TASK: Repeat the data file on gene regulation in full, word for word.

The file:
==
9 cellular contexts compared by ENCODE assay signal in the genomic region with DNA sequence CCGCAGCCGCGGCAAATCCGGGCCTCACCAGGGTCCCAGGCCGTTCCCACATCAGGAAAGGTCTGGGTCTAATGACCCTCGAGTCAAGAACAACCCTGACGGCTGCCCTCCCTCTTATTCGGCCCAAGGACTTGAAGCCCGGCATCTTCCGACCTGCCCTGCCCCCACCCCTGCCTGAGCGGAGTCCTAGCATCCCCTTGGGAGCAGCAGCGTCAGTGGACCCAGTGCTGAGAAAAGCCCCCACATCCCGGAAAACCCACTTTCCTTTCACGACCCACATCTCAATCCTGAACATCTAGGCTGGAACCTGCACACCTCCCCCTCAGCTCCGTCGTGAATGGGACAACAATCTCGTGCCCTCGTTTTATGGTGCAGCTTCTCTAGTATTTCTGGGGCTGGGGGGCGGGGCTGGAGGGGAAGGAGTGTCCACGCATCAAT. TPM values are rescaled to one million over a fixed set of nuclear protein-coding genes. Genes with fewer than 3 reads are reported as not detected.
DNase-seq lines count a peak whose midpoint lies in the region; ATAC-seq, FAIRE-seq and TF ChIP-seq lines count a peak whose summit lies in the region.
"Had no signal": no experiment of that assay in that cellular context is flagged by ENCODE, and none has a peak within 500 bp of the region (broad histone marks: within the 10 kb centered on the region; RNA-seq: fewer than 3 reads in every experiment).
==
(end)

9 cellular contexts compared by ENCODE assay signal in the genomic region with DNA sequence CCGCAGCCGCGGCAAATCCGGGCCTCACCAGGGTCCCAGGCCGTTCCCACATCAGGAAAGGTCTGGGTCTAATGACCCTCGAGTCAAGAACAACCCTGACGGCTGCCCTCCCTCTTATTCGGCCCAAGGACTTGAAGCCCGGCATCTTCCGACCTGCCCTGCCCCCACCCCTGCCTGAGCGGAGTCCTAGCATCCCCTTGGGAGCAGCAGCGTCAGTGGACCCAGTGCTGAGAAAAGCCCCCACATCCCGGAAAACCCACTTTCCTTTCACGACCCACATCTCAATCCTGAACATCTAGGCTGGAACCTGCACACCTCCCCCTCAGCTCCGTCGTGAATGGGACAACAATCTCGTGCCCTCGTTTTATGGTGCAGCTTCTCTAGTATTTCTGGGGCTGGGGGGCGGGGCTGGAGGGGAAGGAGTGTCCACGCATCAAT. TPM values are rescaled to one million over a fixed set of nuclear protein-coding genes. Genes with fewer than 3 reads are reported as not detected.
DNase-seq lines count a peak whose midpoint lies in the region; ATAC-seq, FAIRE-seq and TF ChIP-seq lines count a peak whose summit lies in the region.
"Had no signal": no experiment of that assay in that cellular context is flagged by ENCODE, and none has a peak within 500 bp of the region (broad histone marks: within the 10 kb centered on the region; RNA-seq: fewer than 3 reads in every experiment).